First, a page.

Sorry if I offend anyone by saying this, but I don’t think I could honestly care any less about the feminist movement. I know that probably sounds bad and that I might have made some enemies just now, but I’m kind of over women complaining all the time about stereotypes in the media and how it influences us to be skinny and sexy 24/7. I’m not just over it because I hear it all the time or see countless posts on Facebook about gender equality; I’m over it because more likely than not, women neglect the fact that men are faced with just as many stereotypes.
This preface might seem pointless, but trust me, it isn’t. I’ve done a lot of research and written some papers and conducted a content analysis study all about this idea of hegemonic masculinity and its acceptance or rejection in mainstream media. So going into this repurposing assignment, I thought it only natural to transform one of these pieces.
When we got into our groups I was leaning toward one piece quite heavily, so I think that for me, talking with my group members just confirmed what I already knew I wanted to do. Even when I explained the two potential paths, they all mentioned how much more excited I was for my first idea and told me to go for it.
Without further ado— for this repurposing assignment I am taking an essay that I wrote my freshman year in Communication Studies 101 about the masculinities represented in Modern Family and transforming it into a GQ Magazine article. Seeing as the original essay was written for a college class, it takes on a more academic tone as I argue that there are more masculinities represented in Modern Family than simply that of a hegemonic male.
The goal of the original assignment was to watch a television show analytically and apply concepts that we learned focusing on representations of women, African Americans, citizenship, or masculinity. Obviously, I chose masculinity and I analyzed the characteristics of the predominant males in the show. The research on this essay wasn’t very excessive; I just drew from the lectures and some readings, so most of the paper was just a content analysis.
While I wrote the original essay for my professor and GSI, in repurposing it, I want to write it for a male audience. We learned a little bit about how not a lot of men are taught these other types of masculinity, and so they feel that they need to just fit one standard mold. I really just want to help the guys out and make this piece the most meaningful by showing men that there are more ways to be manly than one.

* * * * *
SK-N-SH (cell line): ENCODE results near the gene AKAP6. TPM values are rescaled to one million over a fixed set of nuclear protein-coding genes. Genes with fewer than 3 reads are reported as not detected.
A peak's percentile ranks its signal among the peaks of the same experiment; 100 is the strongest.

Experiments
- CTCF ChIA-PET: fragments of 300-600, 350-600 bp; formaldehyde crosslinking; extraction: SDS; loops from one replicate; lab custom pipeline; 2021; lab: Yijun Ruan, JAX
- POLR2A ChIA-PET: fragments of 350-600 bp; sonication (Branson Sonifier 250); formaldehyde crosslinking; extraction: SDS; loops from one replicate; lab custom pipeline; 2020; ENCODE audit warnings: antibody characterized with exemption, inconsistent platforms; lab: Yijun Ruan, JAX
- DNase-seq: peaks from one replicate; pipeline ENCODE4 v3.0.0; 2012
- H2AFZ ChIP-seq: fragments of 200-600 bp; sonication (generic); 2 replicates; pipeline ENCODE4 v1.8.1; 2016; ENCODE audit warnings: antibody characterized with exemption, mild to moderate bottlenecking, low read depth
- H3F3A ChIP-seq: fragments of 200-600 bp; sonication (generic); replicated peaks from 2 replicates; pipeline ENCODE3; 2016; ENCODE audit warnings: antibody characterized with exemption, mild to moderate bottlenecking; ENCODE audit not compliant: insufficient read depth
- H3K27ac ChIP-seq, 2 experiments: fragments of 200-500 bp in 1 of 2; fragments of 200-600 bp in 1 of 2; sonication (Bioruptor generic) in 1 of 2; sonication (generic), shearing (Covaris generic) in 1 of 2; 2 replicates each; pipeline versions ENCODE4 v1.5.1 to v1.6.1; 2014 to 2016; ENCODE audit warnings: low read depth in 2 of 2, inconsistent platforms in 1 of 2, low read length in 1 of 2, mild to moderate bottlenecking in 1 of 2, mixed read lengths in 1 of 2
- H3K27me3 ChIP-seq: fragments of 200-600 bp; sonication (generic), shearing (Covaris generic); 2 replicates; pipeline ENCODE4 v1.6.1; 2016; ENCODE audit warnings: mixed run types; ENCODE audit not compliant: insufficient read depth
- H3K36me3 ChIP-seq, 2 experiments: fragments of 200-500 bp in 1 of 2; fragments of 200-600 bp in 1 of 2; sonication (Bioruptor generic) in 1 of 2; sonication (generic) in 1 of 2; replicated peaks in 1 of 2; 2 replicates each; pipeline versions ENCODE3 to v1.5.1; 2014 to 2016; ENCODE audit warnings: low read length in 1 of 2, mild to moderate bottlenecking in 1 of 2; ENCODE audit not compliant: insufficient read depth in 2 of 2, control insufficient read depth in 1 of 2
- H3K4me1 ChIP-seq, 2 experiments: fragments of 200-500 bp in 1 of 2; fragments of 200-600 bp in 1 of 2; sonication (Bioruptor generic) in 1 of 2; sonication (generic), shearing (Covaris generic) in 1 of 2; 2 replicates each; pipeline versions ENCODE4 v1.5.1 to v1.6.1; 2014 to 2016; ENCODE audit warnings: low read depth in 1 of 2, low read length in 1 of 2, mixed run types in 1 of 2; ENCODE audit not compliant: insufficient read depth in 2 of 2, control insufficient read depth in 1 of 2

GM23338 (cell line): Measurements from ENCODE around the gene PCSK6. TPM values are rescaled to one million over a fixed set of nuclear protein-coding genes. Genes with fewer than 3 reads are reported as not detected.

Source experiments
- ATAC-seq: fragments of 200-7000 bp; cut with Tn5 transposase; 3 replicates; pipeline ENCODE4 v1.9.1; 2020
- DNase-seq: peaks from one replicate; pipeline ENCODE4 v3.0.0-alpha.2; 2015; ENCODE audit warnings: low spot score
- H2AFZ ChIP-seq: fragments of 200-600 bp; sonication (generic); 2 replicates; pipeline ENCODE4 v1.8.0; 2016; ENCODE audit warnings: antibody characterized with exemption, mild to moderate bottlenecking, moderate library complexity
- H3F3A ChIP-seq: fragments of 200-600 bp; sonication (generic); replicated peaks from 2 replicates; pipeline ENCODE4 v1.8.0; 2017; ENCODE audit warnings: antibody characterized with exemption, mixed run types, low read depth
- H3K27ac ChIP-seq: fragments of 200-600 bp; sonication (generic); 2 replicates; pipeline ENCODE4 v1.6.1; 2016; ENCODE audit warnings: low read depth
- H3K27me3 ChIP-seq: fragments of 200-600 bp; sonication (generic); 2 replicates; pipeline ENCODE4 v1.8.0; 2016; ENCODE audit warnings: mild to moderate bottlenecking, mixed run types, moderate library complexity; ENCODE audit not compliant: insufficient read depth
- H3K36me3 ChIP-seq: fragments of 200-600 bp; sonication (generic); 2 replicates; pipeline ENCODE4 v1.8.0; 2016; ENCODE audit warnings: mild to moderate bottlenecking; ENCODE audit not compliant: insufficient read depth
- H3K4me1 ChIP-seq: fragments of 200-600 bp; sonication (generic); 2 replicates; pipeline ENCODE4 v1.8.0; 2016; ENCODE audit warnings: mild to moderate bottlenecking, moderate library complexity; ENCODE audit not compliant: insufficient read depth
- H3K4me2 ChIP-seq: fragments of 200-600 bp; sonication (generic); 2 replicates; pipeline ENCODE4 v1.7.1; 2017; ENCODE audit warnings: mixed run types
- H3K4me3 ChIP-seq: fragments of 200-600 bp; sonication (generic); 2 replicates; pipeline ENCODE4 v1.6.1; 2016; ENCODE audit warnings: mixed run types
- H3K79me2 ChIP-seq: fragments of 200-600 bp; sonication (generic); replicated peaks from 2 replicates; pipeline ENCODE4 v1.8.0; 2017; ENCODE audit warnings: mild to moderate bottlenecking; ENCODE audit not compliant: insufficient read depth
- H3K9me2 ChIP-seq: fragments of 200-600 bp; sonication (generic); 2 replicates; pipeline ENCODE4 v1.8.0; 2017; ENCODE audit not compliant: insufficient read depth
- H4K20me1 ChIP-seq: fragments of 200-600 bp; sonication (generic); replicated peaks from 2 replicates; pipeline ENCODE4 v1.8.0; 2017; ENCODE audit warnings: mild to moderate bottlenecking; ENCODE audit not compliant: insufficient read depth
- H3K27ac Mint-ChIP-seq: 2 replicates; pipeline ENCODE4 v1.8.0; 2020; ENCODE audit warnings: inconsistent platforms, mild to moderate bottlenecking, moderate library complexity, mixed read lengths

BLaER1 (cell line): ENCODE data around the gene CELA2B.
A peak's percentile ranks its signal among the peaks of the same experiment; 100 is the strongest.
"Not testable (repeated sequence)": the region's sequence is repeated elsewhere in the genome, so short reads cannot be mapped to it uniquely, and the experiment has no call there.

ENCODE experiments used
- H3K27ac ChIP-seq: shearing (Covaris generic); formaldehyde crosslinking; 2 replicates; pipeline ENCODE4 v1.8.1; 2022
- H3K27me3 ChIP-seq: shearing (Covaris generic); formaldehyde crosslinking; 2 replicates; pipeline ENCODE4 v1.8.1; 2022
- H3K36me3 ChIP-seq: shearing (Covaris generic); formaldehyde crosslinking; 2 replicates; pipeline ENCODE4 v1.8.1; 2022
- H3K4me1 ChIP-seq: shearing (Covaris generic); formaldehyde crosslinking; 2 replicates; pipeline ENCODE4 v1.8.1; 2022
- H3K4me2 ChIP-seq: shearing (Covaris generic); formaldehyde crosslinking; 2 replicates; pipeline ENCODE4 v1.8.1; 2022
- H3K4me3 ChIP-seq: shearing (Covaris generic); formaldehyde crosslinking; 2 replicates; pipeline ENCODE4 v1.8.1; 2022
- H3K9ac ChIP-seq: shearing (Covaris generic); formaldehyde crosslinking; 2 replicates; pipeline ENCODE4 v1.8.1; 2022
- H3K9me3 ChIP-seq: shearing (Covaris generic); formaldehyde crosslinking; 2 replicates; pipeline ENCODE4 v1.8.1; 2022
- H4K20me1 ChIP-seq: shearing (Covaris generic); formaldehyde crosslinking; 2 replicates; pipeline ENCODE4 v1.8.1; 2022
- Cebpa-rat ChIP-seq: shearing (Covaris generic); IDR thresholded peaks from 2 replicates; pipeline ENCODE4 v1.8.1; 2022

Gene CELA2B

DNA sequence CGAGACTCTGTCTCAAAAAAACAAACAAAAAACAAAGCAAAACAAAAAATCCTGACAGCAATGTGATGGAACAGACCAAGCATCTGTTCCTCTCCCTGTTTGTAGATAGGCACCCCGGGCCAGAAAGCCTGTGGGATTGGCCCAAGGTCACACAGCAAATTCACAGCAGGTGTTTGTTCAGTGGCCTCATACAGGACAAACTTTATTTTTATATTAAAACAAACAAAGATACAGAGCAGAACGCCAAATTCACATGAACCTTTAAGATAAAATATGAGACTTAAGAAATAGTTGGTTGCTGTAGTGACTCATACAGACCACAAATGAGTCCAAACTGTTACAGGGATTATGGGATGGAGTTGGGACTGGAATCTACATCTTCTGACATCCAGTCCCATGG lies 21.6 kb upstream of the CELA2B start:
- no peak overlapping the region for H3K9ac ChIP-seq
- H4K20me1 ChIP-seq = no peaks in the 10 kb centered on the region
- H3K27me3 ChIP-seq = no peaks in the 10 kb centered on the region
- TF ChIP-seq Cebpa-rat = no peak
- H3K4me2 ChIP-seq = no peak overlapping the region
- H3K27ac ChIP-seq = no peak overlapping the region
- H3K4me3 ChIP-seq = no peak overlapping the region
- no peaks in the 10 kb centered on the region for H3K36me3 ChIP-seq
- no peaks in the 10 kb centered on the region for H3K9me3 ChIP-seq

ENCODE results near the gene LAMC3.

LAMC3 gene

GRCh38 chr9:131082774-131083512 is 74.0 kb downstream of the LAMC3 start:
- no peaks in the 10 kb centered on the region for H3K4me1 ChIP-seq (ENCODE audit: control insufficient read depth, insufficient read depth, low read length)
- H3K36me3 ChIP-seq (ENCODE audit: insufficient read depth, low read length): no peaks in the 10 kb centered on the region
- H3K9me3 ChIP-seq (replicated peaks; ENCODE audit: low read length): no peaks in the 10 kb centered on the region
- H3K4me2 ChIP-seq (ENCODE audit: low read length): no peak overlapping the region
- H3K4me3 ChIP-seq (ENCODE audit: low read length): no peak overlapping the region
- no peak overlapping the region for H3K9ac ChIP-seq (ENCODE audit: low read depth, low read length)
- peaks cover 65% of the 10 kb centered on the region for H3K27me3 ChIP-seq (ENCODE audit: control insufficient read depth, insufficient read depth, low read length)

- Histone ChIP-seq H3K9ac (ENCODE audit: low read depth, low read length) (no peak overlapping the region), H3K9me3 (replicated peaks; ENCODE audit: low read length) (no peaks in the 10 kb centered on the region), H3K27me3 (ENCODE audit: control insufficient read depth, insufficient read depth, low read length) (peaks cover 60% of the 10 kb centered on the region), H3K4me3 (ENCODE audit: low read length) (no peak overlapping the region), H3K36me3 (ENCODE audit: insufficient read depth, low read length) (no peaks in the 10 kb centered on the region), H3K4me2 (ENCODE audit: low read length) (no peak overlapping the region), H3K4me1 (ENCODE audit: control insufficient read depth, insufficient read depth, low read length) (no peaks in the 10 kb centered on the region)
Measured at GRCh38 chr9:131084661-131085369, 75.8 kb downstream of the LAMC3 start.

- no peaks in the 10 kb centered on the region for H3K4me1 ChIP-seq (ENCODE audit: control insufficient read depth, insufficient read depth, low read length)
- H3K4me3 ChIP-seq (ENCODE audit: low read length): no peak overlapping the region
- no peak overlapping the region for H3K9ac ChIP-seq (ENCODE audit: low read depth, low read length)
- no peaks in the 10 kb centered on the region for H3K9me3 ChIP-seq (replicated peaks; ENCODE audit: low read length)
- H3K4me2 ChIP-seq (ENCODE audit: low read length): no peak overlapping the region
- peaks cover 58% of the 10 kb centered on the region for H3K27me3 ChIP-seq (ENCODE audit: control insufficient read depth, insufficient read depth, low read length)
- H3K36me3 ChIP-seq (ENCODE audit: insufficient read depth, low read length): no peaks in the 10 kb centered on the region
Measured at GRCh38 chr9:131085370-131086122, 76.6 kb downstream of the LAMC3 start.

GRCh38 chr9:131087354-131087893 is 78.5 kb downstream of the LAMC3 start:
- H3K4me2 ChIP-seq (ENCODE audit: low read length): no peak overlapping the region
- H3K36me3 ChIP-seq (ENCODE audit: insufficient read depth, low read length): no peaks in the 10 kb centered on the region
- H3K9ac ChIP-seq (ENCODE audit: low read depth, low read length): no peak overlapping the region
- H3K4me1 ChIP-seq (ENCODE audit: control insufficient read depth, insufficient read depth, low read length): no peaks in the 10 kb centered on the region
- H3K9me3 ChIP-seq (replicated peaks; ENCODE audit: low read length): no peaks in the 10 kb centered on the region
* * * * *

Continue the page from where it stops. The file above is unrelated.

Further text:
In terms of a venue, writing it as a GQ article not only creates the audience that I want, but also the style of writing. It’s actually one of my dreams to write for a magazine someday, so I thought I would take advantage of this opportunity and combine my love for magazine editorial writing to make the repurposed piece less formal and more conversational.
I would talk about my other option for this assignment, but it would just be a massive waste of your time to make you keep reading. I knew from the day that Shelley assigned this to us that I wanted to repurpose my “Multiple Masculinities in Modern Family” paper, and I am honestly looking forward to giving this piece a new home.
When considering the Repurposing Project, I can definitely say that it is a very interesting task. Unfortunately, at this point, that is one of the only things I can confidently say about it. When I handed in my Guerrilla Marketing research paper over a year ago, I thought that I would be finished with it for good. I never really pondered a way to refocus all my previous research. I am not saying that I am necessarily having a very hard time coming up with a way to repurpose, but it is definitely not as easy as I had hoped. I decided to convert my argumentative research paper into a magazine article. My magazine article is meant to explain guerrilla marketing to to businesses (both small and large), as well as offer them a guide to executing this creative advertising technique.
I think, so far, I have done a good job of converting my research paper into a magazine format. My research paper served to define guerrilla marketing, and some of its more specific techniques, and explain why it has several advantages over typical types of advertising. My magazine article is meant to go beyond this by providing a guide to this marketing strategy, and that is where I am struggling. The research I have already done for this project is quite similar to what I had done for the research paper. I think that I need to try to expand on my research in some way so that my guide could actually be helpful to readers. I want my guide to be as accurate and useful as possible, and hopefully I am able to make a breakthrough in my research soon.